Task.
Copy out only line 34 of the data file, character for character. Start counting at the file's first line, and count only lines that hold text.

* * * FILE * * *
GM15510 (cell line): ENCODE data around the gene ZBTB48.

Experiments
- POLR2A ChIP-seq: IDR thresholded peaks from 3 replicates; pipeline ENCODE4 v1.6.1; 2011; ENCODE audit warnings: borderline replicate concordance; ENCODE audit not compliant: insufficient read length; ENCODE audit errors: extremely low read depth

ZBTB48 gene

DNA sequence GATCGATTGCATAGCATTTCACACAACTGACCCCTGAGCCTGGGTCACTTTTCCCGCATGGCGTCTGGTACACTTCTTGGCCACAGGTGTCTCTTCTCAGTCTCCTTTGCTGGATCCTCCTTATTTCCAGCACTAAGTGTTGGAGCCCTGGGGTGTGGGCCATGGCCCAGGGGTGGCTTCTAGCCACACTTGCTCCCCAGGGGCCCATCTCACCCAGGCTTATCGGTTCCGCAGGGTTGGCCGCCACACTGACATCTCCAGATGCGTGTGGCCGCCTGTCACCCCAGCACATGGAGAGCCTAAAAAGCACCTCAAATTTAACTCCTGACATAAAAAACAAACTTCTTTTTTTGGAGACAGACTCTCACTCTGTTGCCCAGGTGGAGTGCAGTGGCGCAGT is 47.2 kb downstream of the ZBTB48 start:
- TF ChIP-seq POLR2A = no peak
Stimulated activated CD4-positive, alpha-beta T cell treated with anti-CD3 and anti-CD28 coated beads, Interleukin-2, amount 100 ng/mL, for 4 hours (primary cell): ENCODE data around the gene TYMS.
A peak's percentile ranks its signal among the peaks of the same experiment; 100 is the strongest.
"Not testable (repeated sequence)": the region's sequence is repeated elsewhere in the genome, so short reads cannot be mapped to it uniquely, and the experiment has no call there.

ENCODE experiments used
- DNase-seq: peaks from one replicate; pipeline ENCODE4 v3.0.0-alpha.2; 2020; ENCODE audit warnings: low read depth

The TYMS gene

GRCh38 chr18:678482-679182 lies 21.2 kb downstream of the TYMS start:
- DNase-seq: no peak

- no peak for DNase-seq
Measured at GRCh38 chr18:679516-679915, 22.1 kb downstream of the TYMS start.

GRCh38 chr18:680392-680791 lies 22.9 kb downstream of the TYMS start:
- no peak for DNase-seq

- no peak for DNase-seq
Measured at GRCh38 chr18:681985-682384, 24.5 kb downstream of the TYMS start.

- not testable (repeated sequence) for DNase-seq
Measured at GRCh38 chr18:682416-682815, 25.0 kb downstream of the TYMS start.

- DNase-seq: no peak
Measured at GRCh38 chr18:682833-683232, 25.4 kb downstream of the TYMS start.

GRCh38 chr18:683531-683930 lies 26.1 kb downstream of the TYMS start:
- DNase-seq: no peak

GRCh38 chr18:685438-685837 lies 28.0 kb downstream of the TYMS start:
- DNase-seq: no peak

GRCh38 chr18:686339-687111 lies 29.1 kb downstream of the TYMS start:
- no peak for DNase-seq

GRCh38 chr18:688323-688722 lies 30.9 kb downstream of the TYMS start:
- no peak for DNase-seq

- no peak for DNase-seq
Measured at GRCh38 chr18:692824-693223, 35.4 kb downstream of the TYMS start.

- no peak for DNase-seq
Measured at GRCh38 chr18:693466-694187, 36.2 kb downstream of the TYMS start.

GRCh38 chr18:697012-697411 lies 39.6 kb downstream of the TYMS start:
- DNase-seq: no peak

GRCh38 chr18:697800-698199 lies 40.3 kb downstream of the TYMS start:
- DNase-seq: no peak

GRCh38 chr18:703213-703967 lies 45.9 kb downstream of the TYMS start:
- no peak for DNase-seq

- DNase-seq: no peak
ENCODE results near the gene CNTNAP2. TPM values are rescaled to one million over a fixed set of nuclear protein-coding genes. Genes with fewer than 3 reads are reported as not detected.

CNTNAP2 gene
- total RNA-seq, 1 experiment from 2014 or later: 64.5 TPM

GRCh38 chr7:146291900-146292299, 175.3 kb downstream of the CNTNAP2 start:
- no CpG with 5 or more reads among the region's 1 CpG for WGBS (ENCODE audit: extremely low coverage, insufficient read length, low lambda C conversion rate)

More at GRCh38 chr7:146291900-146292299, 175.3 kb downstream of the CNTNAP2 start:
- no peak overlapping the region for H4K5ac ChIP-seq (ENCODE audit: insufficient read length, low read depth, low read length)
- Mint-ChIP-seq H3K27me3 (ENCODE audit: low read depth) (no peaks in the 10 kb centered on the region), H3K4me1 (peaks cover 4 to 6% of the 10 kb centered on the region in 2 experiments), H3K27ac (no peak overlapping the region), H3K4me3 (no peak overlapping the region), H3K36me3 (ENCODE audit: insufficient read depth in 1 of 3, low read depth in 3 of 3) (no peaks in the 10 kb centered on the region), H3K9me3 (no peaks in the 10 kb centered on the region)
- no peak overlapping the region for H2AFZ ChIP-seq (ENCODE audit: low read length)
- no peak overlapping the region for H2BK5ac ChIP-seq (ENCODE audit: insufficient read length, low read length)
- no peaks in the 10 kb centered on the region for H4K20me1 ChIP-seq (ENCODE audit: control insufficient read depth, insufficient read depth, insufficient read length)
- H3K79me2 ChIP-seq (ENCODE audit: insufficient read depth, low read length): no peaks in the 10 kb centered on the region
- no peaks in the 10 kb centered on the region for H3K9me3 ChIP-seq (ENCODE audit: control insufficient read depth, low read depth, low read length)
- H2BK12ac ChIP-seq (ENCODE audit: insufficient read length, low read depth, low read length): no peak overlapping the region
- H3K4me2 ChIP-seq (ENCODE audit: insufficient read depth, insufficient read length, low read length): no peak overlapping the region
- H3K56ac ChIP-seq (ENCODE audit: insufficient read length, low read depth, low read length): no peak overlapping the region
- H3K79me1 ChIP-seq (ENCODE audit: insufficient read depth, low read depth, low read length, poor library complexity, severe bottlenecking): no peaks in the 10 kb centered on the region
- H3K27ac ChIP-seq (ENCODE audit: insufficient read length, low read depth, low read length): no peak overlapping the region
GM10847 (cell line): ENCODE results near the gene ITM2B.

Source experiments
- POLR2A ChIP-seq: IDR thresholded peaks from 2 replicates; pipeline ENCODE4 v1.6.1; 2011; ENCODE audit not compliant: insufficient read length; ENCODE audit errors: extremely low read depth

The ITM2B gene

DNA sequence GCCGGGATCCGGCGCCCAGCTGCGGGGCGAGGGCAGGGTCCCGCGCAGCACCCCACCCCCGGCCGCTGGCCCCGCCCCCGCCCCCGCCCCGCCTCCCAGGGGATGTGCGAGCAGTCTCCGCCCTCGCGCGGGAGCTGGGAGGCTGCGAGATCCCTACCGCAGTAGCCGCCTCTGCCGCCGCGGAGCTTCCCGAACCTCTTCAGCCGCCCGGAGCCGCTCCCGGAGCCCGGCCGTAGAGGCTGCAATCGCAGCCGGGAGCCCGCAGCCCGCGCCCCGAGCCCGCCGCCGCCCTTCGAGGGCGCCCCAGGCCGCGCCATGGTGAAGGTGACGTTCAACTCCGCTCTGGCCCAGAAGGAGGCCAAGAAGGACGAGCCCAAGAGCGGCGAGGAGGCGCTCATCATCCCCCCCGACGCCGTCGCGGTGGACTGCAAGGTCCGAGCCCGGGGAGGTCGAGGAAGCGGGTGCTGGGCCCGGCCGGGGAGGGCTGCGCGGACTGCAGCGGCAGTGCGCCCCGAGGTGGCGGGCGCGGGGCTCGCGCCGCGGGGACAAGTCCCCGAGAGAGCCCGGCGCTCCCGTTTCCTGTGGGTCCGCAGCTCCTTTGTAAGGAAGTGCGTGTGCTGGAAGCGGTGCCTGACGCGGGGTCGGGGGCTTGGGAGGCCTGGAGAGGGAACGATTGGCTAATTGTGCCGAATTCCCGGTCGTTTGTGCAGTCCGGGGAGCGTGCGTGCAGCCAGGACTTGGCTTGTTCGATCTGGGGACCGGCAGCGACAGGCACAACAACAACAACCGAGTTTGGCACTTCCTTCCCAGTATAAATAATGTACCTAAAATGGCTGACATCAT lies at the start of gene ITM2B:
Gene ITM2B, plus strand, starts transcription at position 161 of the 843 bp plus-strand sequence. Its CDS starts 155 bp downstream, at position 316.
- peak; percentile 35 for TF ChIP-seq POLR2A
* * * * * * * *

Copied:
Measured at GRCh38 chr18:692824-693223, 35.4 kb downstream of the TYMS start.